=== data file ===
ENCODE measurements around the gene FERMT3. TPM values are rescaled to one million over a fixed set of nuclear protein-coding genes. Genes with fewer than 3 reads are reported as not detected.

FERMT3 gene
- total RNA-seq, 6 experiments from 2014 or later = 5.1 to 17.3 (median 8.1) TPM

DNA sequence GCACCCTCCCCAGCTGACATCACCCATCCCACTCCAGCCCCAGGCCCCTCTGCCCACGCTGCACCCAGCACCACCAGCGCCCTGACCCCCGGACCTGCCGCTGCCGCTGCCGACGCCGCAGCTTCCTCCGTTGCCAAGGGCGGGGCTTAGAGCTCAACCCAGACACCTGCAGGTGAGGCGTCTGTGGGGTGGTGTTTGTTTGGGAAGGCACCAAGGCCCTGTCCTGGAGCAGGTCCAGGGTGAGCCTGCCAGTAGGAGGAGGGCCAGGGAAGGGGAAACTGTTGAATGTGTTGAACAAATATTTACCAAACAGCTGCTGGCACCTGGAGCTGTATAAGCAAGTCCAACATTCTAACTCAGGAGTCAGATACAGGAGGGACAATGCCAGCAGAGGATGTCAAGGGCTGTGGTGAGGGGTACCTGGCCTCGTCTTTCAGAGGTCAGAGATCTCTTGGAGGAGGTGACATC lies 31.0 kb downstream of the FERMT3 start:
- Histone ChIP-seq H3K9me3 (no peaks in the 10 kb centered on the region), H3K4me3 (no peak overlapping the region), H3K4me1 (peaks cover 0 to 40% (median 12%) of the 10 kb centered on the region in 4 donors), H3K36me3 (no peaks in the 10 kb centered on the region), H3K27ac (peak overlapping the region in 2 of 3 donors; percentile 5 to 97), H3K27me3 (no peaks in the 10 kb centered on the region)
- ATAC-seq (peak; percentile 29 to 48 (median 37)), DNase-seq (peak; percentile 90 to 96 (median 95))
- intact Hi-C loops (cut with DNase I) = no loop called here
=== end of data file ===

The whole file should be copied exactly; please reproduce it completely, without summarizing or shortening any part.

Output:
ENCODE measurements around the gene FERMT3. TPM values are rescaled to one million over a fixed set of nuclear protein-coding genes. Genes with fewer than 3 reads are reported as not detected.

FERMT3 gene
- total RNA-seq, 6 experiments from 2014 or later = 5.1 to 17.3 (median 8.1) TPM

DNA sequence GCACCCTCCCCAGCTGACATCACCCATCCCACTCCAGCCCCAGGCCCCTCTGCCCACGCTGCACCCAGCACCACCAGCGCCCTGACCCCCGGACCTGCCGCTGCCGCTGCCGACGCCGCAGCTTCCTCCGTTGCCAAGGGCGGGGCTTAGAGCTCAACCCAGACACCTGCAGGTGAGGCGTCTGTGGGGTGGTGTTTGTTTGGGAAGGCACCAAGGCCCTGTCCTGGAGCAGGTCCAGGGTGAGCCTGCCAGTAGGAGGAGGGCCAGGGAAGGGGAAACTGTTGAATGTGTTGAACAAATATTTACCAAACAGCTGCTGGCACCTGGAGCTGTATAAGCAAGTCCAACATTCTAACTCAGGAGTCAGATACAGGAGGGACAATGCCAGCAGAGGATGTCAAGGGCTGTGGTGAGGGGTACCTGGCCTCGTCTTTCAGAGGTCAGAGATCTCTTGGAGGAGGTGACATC lies 31.0 kb downstream of the FERMT3 start:
- Histone ChIP-seq H3K9me3 (no peaks in the 10 kb centered on the region), H3K4me3 (no peak overlapping the region), H3K4me1 (peaks cover 0 to 40% (median 12%) of the 10 kb centered on the region in 4 donors), H3K36me3 (no peaks in the 10 kb centered on the region), H3K27ac (peak overlapping the region in 2 of 3 donors; percentile 5 to 97), H3K27me3 (no peaks in the 10 kb centered on the region)
- ATAC-seq (peak; percentile 29 to 48 (median 37)), DNase-seq (peak; percentile 90 to 96 (median 95))
- intact Hi-C loops (cut with DNase I) = no loop called here